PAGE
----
S&P Downgrade: Our Reaction

“Running into debt isn’t so bad. It’s running into creditors that hurts.”  - Unknown

On Friday, Standard & Poor’s lowered the credit rating of the United States to AA+, citing the U.S. government’s “very large budget deficits and rising government indebtedness.”   In April, S&P warned that there is a material risk that, should U.S. policymakers fail to reach an agreement on how to address medium-term and long-term budgetary challenges by 2013, it would, in their view, render the U.S. fiscal profile meaningfully weaker than that of peer AAA-sovereigns. In downgrading the United States., S&P stated that it is pessimistic about the likelihood of the two political parties coming together with a broader fiscal plan that stabilizes the government’s debt dynamics anytime soon. We at SNW Asset Management believe that the downgrade amounts to S&P making a point; it does not change the fact that the United States has a large, diversified, and dynamic economy with one of the strongest legal and accounting systems in the world.  The U.S. dollar is the preferred reserve currency and the Federal Reserve is one of the most independent and well respected central banks in the world. Obligations of the United States are neither more nor less safe, and the intrinsic credit standing of the nation is no different than the day before S&P’s action.

Many of the challenges that Standard and Poor’s has raised  in terms of debt load and the cost of future entitlements have been brewing for years, but they are long-term in nature and our government has the tools to manage these liabilities.  The downgrade, in essence, reflects S&P’s view that policymakers will be unwilling or unable to tackle these challenges due to the “fitful and contentious process” that raising the debt ceiling entailed.  To be fair, S&P’s concern is, if anything, understated: is Congress really ready for an adult decision regarding entitlements, which is the elephant in the room?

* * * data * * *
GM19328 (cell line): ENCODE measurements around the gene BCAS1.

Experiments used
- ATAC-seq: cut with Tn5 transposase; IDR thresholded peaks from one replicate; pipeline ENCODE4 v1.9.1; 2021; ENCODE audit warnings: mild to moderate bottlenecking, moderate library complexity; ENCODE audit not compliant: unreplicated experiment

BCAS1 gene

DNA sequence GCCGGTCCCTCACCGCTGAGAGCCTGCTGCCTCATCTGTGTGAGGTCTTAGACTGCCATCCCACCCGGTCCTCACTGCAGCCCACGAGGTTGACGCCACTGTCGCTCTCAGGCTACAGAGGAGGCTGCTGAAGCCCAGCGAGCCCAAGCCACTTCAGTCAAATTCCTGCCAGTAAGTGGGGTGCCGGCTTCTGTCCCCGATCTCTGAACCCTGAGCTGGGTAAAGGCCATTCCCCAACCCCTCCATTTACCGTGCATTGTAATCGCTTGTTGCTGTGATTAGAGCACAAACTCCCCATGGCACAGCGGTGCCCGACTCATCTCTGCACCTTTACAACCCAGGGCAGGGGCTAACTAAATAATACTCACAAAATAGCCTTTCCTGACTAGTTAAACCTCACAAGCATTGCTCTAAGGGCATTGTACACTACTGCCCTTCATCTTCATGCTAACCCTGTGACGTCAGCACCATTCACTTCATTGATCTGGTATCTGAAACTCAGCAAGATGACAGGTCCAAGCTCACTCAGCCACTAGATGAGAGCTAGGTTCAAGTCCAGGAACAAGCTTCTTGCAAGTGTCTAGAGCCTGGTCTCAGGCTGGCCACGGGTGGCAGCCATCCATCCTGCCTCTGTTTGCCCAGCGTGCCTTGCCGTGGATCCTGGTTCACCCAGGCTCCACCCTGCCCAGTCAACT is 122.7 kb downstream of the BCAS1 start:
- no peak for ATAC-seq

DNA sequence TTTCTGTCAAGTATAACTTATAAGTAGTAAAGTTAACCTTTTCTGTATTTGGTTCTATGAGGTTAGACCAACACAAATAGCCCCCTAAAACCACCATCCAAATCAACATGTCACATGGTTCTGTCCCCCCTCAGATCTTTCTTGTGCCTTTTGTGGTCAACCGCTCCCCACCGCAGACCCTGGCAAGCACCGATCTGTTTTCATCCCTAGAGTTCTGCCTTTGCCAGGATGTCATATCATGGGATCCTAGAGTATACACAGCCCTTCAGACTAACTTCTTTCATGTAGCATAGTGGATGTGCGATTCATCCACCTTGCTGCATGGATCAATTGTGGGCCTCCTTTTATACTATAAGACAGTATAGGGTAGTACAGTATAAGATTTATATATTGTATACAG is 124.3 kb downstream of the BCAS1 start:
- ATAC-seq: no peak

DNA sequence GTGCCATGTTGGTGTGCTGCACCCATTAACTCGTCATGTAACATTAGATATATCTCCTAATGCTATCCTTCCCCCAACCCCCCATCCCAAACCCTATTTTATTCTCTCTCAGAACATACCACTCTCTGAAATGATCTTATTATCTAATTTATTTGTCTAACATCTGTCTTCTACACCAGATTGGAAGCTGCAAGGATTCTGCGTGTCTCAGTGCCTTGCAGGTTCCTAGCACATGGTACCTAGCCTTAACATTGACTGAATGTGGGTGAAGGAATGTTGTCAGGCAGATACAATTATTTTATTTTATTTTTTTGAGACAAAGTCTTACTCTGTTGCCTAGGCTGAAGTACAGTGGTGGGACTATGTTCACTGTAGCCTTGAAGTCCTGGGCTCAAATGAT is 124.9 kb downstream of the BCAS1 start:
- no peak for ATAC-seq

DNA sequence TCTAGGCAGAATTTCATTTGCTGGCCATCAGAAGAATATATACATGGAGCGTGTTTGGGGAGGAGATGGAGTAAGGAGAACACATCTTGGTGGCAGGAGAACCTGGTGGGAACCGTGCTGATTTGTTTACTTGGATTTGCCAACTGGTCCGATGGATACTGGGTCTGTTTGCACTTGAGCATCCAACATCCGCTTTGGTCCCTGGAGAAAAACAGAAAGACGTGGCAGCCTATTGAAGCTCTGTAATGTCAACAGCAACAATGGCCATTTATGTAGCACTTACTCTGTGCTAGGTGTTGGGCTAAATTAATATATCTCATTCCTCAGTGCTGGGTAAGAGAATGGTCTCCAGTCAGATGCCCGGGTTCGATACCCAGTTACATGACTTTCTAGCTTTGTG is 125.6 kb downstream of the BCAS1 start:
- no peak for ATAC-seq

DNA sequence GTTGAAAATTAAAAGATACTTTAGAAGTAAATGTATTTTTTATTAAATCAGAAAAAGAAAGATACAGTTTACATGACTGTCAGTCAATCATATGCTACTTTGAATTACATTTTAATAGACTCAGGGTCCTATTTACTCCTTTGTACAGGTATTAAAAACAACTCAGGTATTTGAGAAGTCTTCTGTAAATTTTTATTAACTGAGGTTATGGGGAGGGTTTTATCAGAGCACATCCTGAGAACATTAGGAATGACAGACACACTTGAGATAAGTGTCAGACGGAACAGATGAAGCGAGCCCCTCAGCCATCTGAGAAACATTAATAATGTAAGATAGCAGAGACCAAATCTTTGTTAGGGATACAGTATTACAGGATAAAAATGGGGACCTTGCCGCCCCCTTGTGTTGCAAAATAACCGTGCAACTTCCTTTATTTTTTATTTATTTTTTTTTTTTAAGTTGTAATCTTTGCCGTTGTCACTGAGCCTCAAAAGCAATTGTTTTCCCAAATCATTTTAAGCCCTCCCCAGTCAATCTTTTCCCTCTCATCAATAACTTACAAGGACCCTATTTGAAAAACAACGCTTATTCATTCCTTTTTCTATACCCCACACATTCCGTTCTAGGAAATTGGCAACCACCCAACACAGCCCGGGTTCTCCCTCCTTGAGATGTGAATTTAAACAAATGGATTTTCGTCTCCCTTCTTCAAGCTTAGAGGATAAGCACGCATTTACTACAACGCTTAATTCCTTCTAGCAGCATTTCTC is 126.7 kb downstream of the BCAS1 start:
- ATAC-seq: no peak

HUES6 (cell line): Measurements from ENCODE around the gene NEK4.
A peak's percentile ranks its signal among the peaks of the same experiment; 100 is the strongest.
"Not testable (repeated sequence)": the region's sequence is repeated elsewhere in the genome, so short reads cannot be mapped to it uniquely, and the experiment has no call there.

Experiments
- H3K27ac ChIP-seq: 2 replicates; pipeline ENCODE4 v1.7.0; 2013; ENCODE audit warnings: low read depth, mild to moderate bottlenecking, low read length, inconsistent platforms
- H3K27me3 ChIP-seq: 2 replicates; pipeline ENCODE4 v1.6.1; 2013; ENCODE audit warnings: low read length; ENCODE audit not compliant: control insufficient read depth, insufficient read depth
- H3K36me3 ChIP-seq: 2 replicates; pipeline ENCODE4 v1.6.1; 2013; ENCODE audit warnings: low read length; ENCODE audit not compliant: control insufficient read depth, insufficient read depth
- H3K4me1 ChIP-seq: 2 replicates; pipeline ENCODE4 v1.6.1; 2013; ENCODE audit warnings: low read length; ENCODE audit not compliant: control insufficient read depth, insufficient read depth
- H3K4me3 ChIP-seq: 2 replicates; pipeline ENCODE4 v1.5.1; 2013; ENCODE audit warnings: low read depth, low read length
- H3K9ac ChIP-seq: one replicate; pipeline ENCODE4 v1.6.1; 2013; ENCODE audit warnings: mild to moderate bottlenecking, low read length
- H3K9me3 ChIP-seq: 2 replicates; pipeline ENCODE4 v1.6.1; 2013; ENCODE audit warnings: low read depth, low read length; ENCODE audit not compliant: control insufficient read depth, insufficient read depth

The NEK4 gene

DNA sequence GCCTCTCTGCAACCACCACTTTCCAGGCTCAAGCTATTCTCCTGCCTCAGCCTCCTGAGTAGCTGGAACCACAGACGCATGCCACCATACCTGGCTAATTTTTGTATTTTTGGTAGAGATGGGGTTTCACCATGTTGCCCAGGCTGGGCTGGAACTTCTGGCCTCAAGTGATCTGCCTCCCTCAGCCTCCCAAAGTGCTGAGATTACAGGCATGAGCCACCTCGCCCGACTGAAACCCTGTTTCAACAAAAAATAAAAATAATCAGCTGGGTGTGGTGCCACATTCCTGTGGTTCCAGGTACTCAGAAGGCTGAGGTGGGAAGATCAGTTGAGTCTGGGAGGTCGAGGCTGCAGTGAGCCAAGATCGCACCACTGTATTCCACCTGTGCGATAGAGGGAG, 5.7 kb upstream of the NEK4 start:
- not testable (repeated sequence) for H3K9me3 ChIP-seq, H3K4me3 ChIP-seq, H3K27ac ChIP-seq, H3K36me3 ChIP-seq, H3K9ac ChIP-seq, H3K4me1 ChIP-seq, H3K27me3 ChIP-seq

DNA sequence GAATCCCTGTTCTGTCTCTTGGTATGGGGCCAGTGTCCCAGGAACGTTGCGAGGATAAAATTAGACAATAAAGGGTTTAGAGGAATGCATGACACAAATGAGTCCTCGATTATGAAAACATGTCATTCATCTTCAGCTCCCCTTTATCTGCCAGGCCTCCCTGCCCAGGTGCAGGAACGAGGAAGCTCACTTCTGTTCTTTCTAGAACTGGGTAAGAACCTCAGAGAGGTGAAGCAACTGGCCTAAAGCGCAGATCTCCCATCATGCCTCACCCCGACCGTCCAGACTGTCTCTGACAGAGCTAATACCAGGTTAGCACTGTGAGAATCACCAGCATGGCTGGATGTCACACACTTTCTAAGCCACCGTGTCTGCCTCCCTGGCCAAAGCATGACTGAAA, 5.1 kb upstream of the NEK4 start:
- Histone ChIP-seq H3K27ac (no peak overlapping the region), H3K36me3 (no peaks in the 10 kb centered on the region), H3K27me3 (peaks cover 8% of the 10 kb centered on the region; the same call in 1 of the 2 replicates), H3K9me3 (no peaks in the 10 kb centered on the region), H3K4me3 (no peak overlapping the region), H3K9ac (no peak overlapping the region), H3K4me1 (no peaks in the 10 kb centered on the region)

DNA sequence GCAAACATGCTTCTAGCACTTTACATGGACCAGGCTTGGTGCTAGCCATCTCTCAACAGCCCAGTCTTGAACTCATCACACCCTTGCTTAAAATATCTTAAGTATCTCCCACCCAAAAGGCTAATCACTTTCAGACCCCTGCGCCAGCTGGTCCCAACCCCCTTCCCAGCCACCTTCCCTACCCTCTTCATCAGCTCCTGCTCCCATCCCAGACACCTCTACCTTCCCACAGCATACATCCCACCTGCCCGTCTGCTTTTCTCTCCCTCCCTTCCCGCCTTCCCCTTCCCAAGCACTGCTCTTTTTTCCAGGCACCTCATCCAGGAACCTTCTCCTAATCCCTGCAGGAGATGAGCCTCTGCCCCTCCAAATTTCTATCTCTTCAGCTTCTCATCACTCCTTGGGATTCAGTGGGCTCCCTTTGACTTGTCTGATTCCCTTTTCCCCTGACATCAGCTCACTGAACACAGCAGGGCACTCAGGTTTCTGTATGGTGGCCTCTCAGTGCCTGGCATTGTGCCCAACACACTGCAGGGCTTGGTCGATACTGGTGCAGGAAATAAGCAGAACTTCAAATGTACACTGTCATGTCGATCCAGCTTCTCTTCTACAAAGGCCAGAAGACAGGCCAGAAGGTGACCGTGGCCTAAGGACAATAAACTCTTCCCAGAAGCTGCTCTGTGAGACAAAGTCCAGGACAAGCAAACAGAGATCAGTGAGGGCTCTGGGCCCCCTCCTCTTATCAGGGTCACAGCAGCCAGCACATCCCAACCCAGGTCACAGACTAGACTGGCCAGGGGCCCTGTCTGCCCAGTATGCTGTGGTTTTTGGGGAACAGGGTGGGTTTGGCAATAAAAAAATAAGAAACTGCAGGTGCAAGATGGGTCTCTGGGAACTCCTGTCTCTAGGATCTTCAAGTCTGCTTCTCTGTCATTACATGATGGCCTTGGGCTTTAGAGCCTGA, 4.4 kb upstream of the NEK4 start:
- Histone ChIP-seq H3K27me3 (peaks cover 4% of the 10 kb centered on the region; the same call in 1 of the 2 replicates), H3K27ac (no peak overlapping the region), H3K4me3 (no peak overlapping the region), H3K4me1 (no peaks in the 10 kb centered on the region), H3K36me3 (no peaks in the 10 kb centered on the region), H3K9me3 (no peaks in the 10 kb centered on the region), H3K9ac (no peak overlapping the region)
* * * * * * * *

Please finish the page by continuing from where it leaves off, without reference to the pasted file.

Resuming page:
The downgrade has caused the ratings of government sponsored enterprises, such as Fannie Mae and Federal Home Loan Bank, as well as certain municipal bonds with heavy exposure to revenues from the federal government, to fall as well.  Again, we do not see the downgrades as having a meaningful effect on these types of bonds that are held in our clients’ portfolios.  The commitment of the U.S. government to these entities has not changed, nor do we expect it to change in any material way.

We continue to believe that the securities affected by the downgrade, including U.S. Treasuries, obligations of the GSEs and pre-refunded municipal bonds are strong credits that are worthy of investment.  The market agrees with us as Treasury securities rallied sharply today due to economic growth concerns.  Notwithstanding S&P’s action, we will continue to invest in securities that are backed by the U.S. government.  As always, we will continue to invest portfolios in securities that have the strong credit quality, deep liquidity, and are within our clients’ investment objectives.